McBride is passionate about innovation and the future of the industry in Scotland. He understands the importance of changing the industry culture, but also knows the bottom line is where the success of the CSIC will be measured: “We have the biggest opportunity in 25 years to change the industry within a generation. We also have a great under-utilised asset. New products and solutions are important, but we will not succeed unless they are commercialised, and our job is to leverage the current investment to create new jobs and generate new sources of income – not just another new patent. Innovation is essential to future success, but it must be sustainable.”
The formula is simple: if research and development leads to successful solutions which provide a good return on investment, then more funds will be ploughed back into future R&D, and other companies will also be inspired by these successes to go down the same road. To make it work in such a results-oriented business will be a challenge, not just for science but also for the art of persuasion.
“We’re putting the pieces of the jigsaw together,” McBride says. “It would be great to bring 100 projects to market within the next five years, but the challenge will be transformational change in the industry and academic culture, and sustainable growth in construction.”
The construction industry in Scotland
According to the latest figures from the Office for National Statistics, construction output in Scotland grew by almost £1 billion in 2013, taking total value to £10.7 billion.
The strongest growth was in private commercial activity and infrastructure, including major public-funded projects such as the Queensferry Crossing – the bridge designed to relieve the pressure on the Forth Road Bridge – and the construction of the Commonwealth Games Athletes’ Village in Glasgow (pictured right).
However, figures for output in the house-building sector showed a decline in the value of public sector housing – falling to its lowest level since 2007.
According to the managing director of the Scottish Building Federation, Vaughan Hart, "Recovery in Scotland is being led by government investment in and significant growth in the private commercial sector. But the value of housing output in Scotland actually fell by £141 million in 2013.”
This drop in new housing last year is counterbalanced by a recent report which concluded that demand for new homes could fuel the creation of nearly 30,000 extra construction jobs in Scotland over the next five years. The Construction Industry Training Board (CITB) expects the private housing sector to see average annual growth of 4.7 per cent, boosted by major housing projects such as a £100 million eco village in Aberdeen and a £1.5 billion sustainable housing development in the Douglas Valley.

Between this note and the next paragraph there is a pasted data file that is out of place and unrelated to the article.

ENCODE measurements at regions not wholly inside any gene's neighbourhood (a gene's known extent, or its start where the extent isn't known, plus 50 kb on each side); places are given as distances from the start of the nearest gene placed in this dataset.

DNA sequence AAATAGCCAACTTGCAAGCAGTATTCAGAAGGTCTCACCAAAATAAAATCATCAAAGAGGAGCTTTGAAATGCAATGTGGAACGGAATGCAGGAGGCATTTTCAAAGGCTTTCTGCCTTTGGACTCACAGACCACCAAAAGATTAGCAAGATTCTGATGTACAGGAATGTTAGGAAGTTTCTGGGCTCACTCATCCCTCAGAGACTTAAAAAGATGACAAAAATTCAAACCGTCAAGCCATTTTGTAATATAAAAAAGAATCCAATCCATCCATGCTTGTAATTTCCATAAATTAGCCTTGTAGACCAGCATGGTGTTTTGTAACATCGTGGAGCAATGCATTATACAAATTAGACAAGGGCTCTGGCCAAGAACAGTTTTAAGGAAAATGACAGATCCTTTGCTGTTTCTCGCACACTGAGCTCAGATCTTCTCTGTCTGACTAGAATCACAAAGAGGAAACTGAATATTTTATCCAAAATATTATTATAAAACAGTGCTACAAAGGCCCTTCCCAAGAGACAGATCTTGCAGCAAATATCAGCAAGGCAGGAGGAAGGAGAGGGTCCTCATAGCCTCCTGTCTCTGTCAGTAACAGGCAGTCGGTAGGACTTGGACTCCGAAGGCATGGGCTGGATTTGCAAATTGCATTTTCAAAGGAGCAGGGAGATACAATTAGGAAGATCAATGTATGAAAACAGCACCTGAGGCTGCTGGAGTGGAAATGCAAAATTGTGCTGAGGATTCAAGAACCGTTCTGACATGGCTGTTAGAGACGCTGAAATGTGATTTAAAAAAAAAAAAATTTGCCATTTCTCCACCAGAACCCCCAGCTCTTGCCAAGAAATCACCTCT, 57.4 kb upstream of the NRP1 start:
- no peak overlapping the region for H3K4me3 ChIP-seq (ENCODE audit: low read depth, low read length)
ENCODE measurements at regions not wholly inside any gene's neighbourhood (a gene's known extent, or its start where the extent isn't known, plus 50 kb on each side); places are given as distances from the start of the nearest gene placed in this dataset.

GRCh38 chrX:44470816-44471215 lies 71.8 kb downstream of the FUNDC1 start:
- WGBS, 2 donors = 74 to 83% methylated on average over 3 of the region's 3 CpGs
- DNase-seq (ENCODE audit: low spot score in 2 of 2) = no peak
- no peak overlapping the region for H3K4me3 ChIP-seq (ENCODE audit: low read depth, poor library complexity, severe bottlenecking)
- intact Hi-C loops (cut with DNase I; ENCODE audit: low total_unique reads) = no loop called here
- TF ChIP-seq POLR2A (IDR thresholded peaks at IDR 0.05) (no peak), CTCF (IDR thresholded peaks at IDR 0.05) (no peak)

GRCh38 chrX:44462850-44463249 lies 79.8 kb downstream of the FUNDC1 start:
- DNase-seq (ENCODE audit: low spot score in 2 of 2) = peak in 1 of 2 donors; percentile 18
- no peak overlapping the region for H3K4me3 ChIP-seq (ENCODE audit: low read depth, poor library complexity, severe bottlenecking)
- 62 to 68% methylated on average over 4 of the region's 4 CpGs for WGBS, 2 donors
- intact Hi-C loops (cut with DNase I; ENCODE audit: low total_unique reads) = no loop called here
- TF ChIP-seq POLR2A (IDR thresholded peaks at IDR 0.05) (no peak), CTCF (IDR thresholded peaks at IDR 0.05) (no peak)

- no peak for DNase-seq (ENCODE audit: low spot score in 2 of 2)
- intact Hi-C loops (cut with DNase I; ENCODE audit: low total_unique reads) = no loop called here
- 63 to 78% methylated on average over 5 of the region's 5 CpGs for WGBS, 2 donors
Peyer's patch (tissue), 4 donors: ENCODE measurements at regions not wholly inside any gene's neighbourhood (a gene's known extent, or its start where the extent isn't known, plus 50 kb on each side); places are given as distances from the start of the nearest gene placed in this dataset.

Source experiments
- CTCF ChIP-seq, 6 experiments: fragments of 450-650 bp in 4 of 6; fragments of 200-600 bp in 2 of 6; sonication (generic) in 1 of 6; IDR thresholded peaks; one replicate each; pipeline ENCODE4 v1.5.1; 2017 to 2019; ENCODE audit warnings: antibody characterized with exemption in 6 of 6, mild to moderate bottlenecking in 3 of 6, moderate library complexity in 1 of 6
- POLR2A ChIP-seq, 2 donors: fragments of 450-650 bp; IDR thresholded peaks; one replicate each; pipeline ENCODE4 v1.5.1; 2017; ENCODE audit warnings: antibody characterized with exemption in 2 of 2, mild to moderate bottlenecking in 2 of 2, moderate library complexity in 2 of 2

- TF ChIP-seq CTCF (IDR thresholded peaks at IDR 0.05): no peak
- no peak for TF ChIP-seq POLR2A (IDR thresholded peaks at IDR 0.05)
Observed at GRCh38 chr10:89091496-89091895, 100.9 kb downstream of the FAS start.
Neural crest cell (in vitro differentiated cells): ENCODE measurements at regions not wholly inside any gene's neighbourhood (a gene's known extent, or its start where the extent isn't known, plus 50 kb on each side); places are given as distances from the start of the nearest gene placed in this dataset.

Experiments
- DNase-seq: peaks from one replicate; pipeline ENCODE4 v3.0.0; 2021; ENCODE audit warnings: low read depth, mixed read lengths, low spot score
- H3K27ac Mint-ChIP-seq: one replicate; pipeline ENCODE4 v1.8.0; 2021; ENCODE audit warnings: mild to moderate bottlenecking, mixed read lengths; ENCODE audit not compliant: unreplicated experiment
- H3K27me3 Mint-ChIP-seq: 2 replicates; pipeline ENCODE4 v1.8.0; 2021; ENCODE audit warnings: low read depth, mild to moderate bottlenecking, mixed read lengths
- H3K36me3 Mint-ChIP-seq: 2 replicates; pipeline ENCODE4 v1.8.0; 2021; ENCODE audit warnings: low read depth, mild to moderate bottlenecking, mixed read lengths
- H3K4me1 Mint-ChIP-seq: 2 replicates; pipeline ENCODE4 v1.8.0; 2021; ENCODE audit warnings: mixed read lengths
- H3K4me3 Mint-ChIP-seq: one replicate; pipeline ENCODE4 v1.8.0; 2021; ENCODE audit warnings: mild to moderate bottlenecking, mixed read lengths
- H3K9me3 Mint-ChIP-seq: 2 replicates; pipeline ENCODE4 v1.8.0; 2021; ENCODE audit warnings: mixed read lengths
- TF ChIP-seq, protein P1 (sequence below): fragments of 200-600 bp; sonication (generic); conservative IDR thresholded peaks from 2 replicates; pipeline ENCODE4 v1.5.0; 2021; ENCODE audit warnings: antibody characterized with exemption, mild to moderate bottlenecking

The CITB report added that average annual growth in output for the construction industry over the next five years was expected to be two per cent. And a recent report by the SBF said that seven out of ten firms were currently looking to recruit apprentices, while six out of ten had taken on trainees in the last year.
Researchers welcome opportunity
The University of Aberdeen will be one of the partners in the new Construction Scotland Innovation Centre (CSIC). Its newly-established Centre for Innovative Building Materials and Technologies (CIBMT) brings together specialists in a broad range of disciplines to research and develop new solutions for sustainable construction, including homes, buildings and urban infrastructure development, including research in energy-efficient buildings and innovative, high-performance thermal insulation and ventilation technologies.
CIBMT Director, Dr Mohammed Imbabi, says the CSIC is a fantastic opportunity to bring together a wide range of expertise and align it with real industry problems. “In Aberdeen,” he adds, “we have long recognised the need to reduce conventional energy use and carbon emissions in buildings and across the built environment. Our integrated, multi-disciplinary approach to achieving this objective involves addressing a number of issues, from the materials used in their construction or renovation to the effect of the building on its local and global environments, and its impact on people’s everyday lives.”
Professor Andrea Nolan, Principal of Edinburgh Napier University, said: “The construction sector faces many challenges but also opportunities. The centre will provide a transformational platform for delivering economic and environmental benefits for our future generations.”
“With construction strongly influencing the quality of the environment in which we all live and work, it is essential that developments taking shape on projects around the country are connected to the academic capability and innovation in our higher education sector, as this will ensure that an innovative culture pervades our industry,” said Ed Monaghan, Chair of Construction Scotland.
“This is essential to the future of construction here in Scotland, as we increasingly respond to stringent sustainability agendas and new market opportunities both here and abroad. Collaboration, knowledge exchange and innovation are achievable, but not the norm. The role of the Innovation Centre is to transform that mindset and ensure innovation becomes business-as-usual, creating a sector that is sustainable and one that generates greater economic impact for Scotland.”